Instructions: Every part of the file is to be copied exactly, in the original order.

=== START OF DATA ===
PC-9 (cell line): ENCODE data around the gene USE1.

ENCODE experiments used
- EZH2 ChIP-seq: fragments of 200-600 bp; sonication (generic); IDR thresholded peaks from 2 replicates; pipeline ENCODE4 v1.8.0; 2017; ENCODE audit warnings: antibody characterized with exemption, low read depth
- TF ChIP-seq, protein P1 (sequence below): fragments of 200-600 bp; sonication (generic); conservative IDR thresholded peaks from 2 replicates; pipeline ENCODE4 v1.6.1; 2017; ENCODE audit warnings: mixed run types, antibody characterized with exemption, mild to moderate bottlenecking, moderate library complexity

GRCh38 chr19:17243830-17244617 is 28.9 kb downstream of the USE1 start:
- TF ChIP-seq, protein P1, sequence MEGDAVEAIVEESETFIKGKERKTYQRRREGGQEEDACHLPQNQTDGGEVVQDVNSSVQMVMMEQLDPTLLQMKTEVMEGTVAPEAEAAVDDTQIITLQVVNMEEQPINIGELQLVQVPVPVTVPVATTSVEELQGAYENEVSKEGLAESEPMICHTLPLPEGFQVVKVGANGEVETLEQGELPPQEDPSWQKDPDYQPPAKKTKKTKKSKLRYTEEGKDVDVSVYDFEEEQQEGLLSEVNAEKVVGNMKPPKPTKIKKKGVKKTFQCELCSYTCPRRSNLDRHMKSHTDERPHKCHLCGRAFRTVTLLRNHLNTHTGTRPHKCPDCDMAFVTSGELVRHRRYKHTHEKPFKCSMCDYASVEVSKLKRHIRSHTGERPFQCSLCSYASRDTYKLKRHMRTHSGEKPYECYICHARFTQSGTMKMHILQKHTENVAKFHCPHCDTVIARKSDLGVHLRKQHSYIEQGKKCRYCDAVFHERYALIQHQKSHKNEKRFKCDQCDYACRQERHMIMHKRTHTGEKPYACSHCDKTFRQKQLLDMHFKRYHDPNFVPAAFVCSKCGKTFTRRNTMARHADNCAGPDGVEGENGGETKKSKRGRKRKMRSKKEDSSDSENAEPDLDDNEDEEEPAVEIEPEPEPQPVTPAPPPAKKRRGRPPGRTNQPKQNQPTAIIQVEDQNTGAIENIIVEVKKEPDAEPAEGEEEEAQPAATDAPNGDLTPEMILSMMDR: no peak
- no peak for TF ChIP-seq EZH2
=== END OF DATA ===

PC-9 (cell line): ENCODE data around the gene USE1.

ENCODE experiments used
- EZH2 ChIP-seq: fragments of 200-600 bp; sonication (generic); IDR thresholded peaks from 2 replicates; pipeline ENCODE4 v1.8.0; 2017; ENCODE audit warnings: antibody characterized with exemption, low read depth
- TF ChIP-seq, protein P1 (sequence below): fragments of 200-600 bp; sonication (generic); conservative IDR thresholded peaks from 2 replicates; pipeline ENCODE4 v1.6.1; 2017; ENCODE audit warnings: mixed run types, antibody characterized with exemption, mild to moderate bottlenecking, moderate library complexity

GRCh38 chr19:17243830-17244617 is 28.9 kb downstream of the USE1 start:
- TF ChIP-seq, protein P1, sequence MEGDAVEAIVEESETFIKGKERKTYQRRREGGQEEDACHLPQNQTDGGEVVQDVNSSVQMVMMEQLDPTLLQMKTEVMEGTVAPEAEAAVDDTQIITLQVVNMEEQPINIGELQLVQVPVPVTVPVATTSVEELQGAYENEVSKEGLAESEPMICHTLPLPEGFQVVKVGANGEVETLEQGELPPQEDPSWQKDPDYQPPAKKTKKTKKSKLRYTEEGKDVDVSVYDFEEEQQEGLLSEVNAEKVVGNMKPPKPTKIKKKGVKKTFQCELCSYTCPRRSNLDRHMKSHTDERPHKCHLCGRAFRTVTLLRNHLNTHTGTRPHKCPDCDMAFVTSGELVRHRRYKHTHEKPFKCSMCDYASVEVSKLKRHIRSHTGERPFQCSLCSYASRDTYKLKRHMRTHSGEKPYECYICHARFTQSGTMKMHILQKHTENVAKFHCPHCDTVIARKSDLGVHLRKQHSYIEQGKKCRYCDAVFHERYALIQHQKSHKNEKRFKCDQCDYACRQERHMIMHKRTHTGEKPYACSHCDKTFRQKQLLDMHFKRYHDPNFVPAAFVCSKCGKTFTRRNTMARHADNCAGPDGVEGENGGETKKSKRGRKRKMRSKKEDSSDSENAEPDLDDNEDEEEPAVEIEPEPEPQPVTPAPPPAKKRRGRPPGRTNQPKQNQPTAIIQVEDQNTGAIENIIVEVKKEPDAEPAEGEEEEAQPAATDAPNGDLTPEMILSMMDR: no peak
- no peak for TF ChIP-seq EZH2